January 2021 hike along the Appalachian Trail in North Georgia mountains (picture above)
The Credit Markets in the United States are currently functioning as well as they are due to the heavy-hand of government. Presently, they more closely resemble credit markets in Japan and China where their economies function as 'command economies'.
Equity markets, on the other hand, in several instances, are like the Wild West with folks like myself wondering, "Is anyone from the government (at the Securities Exchange Commission), actually working, overseeing and supervising?" Easy example: Gamestop (NYSE symbol: GME), and a few other names. The proliferation of non-regulated cyberspace like we saw back in 1999-2000 in AOL chat rooms (today it's Reddit boards), and the: (you may as well call it) 'pumping and dumping' of shares is what I would call typical, end-of-the-cycle market bubble behavior. (Not calling it here, I'm just saying it seems like approximately where we're at in this credit-mania cycle). Let's remember why stocks like this one have received all of the initial attention to massively short them to begin with: the business model, profitability, and sustainability of the company are all in very, very serious question. That's not a criticism of GME, it's just a fact. This current phase of retail investor manias feels much like what happened in China between 2012-2015.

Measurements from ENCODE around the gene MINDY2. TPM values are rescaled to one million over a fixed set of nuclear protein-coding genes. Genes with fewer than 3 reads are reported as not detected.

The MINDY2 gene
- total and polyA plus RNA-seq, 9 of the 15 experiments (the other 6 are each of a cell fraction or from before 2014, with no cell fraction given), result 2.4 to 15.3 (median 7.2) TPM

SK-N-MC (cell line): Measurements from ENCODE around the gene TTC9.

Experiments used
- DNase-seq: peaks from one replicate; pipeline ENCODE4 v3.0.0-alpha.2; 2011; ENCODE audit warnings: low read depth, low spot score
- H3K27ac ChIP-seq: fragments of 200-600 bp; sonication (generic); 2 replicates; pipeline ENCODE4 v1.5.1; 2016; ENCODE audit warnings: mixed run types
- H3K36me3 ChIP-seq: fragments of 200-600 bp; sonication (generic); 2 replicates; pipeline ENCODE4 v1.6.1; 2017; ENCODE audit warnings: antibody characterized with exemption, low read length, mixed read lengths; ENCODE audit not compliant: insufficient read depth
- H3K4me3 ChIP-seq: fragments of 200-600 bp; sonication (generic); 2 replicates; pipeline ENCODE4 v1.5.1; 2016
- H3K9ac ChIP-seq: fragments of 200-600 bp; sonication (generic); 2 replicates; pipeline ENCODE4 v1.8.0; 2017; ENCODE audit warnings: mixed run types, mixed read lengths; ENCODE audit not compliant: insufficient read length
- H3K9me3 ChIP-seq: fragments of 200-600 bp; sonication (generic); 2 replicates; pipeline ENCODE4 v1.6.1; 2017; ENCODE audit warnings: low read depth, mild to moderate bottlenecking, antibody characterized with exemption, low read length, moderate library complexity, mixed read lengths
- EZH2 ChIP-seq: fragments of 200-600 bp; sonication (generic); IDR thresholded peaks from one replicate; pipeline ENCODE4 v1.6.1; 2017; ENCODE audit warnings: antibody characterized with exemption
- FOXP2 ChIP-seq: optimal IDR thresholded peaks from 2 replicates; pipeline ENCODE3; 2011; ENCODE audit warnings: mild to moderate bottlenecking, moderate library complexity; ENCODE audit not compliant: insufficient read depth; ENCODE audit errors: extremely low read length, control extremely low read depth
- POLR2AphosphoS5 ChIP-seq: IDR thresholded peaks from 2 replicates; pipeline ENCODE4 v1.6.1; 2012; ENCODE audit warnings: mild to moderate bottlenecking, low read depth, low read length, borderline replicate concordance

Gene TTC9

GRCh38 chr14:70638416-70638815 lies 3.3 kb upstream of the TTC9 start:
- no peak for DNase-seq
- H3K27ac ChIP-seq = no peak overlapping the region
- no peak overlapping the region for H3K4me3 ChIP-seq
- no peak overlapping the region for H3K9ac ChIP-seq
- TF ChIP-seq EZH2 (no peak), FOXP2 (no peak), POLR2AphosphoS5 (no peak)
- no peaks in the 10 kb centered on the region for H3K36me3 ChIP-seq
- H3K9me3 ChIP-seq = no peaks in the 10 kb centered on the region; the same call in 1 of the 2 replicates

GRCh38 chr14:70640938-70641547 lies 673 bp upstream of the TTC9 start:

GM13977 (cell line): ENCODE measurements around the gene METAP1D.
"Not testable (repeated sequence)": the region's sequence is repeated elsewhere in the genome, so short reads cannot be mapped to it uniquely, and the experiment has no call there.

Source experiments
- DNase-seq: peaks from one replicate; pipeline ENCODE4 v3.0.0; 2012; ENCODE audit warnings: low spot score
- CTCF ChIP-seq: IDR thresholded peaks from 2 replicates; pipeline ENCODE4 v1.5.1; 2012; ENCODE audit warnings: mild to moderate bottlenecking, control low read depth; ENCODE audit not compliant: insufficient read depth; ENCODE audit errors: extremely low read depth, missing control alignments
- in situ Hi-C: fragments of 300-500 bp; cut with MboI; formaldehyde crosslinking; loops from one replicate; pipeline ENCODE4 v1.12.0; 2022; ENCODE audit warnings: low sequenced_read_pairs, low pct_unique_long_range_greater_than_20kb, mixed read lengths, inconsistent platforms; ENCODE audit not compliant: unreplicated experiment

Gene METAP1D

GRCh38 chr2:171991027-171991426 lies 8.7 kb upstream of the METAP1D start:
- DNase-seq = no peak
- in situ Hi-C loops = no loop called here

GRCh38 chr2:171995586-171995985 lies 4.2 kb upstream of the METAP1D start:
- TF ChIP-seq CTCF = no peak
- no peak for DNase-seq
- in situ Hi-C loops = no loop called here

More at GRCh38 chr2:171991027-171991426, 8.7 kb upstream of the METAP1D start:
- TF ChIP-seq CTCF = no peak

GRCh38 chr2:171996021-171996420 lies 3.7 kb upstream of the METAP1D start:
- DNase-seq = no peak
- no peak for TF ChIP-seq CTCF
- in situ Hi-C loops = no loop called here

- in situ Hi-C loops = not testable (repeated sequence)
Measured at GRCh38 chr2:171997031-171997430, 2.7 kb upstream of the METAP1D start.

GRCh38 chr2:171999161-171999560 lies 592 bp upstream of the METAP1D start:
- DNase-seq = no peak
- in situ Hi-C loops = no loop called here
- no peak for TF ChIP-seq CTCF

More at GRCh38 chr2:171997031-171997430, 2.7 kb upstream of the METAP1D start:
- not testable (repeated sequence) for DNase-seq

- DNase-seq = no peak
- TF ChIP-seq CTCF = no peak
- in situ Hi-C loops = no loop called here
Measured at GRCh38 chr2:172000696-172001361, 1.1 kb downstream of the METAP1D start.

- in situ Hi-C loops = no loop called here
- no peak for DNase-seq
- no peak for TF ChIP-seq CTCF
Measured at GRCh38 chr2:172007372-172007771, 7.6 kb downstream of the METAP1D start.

Even casinos have rules